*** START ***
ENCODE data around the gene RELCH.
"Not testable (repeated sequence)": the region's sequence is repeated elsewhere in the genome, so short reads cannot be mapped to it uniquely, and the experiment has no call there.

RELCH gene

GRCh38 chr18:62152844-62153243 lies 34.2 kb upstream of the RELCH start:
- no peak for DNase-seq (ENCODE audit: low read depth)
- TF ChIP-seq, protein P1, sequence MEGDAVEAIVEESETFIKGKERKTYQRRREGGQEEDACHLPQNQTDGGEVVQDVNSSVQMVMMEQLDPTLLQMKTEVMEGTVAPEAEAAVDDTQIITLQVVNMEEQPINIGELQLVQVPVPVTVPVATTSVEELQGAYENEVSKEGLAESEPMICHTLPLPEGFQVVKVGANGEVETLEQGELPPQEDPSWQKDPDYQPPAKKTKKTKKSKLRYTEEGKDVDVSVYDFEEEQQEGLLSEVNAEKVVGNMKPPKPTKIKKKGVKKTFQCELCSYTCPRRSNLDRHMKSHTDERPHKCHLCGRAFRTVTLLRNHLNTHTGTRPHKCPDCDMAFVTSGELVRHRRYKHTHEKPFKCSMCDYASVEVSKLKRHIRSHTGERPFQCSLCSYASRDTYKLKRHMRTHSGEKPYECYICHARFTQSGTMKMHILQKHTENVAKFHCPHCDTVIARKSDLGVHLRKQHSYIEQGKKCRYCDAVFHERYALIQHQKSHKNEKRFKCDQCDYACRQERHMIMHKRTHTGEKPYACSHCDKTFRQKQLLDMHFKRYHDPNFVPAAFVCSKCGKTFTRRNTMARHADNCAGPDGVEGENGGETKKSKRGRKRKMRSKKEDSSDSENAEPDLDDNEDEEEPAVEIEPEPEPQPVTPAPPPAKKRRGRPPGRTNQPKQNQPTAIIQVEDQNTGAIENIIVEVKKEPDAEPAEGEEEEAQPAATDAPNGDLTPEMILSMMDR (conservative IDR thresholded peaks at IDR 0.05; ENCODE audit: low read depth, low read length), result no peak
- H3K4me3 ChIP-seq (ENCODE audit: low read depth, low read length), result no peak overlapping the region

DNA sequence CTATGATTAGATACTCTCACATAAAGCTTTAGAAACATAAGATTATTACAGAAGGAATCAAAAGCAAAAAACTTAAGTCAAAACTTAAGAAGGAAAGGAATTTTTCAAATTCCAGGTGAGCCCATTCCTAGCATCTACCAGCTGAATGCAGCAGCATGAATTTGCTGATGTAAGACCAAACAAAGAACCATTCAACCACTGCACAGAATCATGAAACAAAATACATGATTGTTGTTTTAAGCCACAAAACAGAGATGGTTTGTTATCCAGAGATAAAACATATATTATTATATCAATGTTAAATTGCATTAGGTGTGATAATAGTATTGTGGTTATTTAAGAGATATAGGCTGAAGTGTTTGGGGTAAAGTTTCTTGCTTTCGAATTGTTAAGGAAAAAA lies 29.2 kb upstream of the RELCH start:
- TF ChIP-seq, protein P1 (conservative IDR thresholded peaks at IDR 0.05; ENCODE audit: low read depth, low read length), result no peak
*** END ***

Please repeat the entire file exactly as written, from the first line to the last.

ENCODE data around the gene RELCH.
"Not testable (repeated sequence)": the region's sequence is repeated elsewhere in the genome, so short reads cannot be mapped to it uniquely, and the experiment has no call there.

RELCH gene

GRCh38 chr18:62152844-62153243 lies 34.2 kb upstream of the RELCH start:
- no peak for DNase-seq (ENCODE audit: low read depth)
- TF ChIP-seq, protein P1, sequence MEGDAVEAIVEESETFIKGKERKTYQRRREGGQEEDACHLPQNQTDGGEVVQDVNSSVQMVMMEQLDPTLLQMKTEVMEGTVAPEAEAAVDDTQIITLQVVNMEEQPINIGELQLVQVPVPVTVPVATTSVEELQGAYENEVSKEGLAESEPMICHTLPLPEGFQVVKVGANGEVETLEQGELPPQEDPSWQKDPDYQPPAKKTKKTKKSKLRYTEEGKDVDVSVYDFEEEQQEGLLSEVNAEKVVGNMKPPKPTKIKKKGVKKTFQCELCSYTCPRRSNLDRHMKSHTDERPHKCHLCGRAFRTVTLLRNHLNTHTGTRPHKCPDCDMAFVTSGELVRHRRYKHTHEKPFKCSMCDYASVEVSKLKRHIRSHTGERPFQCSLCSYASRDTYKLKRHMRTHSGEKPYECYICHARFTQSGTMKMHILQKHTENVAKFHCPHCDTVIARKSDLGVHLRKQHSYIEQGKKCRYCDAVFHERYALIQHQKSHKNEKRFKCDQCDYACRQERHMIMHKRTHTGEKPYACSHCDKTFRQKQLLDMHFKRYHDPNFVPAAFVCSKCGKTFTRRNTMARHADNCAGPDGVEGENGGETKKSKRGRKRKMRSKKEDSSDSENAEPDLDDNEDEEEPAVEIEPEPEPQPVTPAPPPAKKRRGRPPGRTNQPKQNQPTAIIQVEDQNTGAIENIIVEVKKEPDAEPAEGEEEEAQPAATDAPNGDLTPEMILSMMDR (conservative IDR thresholded peaks at IDR 0.05; ENCODE audit: low read depth, low read length), result no peak
- H3K4me3 ChIP-seq (ENCODE audit: low read depth, low read length), result no peak overlapping the region

DNA sequence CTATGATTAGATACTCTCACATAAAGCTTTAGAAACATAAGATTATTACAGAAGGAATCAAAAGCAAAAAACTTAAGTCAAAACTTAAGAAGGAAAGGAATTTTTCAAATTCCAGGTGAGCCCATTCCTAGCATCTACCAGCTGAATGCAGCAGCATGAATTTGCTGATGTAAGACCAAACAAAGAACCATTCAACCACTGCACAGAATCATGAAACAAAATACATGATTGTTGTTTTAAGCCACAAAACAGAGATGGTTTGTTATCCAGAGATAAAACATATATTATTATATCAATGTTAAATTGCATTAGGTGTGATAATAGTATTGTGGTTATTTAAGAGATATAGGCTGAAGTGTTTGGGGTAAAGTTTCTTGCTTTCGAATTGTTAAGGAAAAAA lies 29.2 kb upstream of the RELCH start:
- TF ChIP-seq, protein P1 (conservative IDR thresholded peaks at IDR 0.05; ENCODE audit: low read depth, low read length), result no peak